Tully Mahoney ’19 spent two full weeks at Camp Jabberwocky, a residential vacation camp on Martha’s Vineyard for people living with disabilities.
“The severity of the campers’ disabilities varied throughout the community, and the camp really opened my eyes to see past that and learn about someone’s personality before making any judgement,” Tully reflected. “Before this experience when I saw someone in a wheel chair or relying on a device to walk/talk/etc., the main thing I would focus on was their disability. Although it sounds cliché, the number one thing I learned is you can never judge someone by their appearance.
“I was volunteering 24/7, so my typical day would consist of waking up around 7:30/8:00 a.m. and the campers would go to bed usually around 10:00 p.m. although I would also be sleeping in the cabin with them in case they needed any assistance through the night. My responsibilities through the day would consist of getting four campers their medications and food, and bringing them to activities through the day. Every day we went to the beach in the afternoon, during that I would monitor campers in the water and hold onto their floats if they couldn’t swim on their own so they didn’t float away.
“My favorite lesson about this experience was learning all the new ways people communicated without using words. For example, one camper communicated by looking at a board with her eyes and spelling out the word for you. Although it took a long time to get the hang of using her communication device it was an awesome experience.”
Maggie Monaghan ’19 was a teaching assistant for six weeks at the Steppingstone Foundation which develops and implements programs that prepare underserved students for educational opportunities that lead to college success.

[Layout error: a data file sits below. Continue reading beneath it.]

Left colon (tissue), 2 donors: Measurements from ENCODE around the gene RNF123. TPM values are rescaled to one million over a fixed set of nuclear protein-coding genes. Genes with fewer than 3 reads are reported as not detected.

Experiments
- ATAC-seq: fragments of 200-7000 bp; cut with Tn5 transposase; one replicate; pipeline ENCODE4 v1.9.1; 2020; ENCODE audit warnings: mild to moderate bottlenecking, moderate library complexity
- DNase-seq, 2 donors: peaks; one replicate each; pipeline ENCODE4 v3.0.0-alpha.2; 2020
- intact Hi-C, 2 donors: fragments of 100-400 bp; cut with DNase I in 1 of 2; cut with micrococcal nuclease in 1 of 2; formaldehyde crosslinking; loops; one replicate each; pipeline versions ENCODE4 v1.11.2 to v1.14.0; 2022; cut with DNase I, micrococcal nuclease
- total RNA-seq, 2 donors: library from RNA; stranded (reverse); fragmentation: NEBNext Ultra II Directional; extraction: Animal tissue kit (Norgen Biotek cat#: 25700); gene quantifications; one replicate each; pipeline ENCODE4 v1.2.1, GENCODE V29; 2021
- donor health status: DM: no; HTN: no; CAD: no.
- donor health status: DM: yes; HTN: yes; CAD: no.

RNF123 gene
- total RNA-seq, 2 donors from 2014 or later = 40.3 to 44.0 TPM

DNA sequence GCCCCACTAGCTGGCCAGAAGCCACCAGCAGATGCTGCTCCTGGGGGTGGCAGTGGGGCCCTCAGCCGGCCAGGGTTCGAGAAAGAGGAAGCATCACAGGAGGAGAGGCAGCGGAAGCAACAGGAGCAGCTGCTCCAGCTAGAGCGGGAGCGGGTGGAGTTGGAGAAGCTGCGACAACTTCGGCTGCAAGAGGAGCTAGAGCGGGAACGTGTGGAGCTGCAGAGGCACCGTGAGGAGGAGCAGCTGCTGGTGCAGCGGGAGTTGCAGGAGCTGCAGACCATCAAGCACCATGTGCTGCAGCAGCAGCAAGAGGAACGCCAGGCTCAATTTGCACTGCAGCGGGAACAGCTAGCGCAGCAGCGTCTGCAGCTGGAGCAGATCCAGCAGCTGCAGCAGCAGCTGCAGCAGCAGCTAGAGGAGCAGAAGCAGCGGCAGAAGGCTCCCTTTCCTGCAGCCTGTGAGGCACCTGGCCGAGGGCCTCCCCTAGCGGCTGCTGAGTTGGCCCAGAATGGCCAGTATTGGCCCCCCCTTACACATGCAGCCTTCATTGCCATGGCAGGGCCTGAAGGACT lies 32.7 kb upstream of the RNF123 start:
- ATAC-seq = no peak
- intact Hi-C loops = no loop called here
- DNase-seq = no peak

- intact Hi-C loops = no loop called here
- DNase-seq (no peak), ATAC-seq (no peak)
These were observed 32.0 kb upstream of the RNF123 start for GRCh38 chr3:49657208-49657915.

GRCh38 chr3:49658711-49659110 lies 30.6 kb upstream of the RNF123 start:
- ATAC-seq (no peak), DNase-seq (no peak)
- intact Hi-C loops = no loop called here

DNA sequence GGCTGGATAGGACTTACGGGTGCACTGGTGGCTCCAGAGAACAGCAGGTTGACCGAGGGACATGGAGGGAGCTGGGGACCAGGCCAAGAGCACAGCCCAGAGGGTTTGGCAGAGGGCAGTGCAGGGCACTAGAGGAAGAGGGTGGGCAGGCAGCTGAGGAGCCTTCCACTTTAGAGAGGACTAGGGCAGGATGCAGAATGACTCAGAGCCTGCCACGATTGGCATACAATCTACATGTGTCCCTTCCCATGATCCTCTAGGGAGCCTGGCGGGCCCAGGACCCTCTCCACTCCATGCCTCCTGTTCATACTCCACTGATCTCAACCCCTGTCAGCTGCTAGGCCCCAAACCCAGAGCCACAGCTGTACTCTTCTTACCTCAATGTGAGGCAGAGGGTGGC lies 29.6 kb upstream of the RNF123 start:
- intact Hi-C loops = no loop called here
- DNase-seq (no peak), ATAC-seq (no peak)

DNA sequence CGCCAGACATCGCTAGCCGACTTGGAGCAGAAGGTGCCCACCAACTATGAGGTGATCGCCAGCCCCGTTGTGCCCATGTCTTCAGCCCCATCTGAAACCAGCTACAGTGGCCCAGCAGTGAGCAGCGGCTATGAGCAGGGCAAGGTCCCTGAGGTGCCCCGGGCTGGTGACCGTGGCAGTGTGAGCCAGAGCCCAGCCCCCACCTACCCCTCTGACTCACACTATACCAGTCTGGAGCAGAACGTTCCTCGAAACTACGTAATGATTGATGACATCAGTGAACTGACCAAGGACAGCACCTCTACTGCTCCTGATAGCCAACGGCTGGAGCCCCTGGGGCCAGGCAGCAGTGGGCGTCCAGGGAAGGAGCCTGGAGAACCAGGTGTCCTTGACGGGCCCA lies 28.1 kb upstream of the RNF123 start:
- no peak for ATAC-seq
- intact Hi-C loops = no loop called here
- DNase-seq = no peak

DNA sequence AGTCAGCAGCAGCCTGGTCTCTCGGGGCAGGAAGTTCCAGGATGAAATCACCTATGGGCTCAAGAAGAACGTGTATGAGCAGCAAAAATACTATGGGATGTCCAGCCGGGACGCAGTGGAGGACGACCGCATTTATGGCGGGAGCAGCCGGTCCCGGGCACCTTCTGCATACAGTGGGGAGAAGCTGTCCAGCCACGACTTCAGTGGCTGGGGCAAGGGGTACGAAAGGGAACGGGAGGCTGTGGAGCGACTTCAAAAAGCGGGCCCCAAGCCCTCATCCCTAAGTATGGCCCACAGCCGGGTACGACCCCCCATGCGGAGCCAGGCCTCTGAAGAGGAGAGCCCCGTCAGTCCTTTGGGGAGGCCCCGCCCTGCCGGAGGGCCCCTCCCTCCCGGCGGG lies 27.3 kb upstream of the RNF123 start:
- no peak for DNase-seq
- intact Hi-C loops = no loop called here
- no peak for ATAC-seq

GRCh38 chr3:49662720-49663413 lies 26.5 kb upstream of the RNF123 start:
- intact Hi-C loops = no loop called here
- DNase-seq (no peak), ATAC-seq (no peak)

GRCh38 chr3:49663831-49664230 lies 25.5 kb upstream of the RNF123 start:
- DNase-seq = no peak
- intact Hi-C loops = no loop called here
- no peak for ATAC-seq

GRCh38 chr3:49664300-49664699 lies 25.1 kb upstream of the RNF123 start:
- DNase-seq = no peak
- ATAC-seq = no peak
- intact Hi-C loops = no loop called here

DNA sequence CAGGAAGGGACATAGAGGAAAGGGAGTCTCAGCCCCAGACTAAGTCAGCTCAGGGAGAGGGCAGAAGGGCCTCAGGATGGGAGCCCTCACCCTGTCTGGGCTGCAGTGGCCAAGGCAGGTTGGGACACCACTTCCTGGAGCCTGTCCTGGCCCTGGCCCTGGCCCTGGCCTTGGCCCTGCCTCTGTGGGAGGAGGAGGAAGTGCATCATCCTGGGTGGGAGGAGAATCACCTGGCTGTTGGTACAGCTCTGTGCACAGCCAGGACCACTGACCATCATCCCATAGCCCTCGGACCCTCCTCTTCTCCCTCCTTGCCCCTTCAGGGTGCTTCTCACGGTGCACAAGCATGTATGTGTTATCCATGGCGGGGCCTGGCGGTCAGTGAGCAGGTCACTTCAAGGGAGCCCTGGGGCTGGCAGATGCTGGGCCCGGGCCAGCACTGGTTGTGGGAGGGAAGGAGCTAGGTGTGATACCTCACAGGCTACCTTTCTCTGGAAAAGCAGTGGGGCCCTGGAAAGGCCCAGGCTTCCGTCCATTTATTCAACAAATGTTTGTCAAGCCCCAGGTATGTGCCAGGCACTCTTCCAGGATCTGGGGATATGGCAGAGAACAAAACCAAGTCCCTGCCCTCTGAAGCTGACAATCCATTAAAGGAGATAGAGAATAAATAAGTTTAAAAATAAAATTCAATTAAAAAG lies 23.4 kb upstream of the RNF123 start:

“I was a part of their College Success Academy (CSA), which is a three year program for scholars attending four schools in the city of Boston," Maggie said. "I taught students entering 6th grade in their ELA classes, proctored study hall, led the chorus elective, served lunch, and completed other main office tasks to keep us organized throughout the summer.
“I was given countless opportunities to learn about teaching, facilitating, and leading, and I am grateful for those whose example I now have to follow. Everyone I worked with at Steppingstone had vastly different identities, and we connected on a real level because people were given the space to be genuine. I was encouraged this summer by the willingness of others to get to know and have fun with those whose beliefs and backgrounds were fundamentally different than their own. Having conversations with my mentor teacher, supervisor, TAs, and scholars, made me realize that I have something to learn from every single individual, regardless of their age or background.”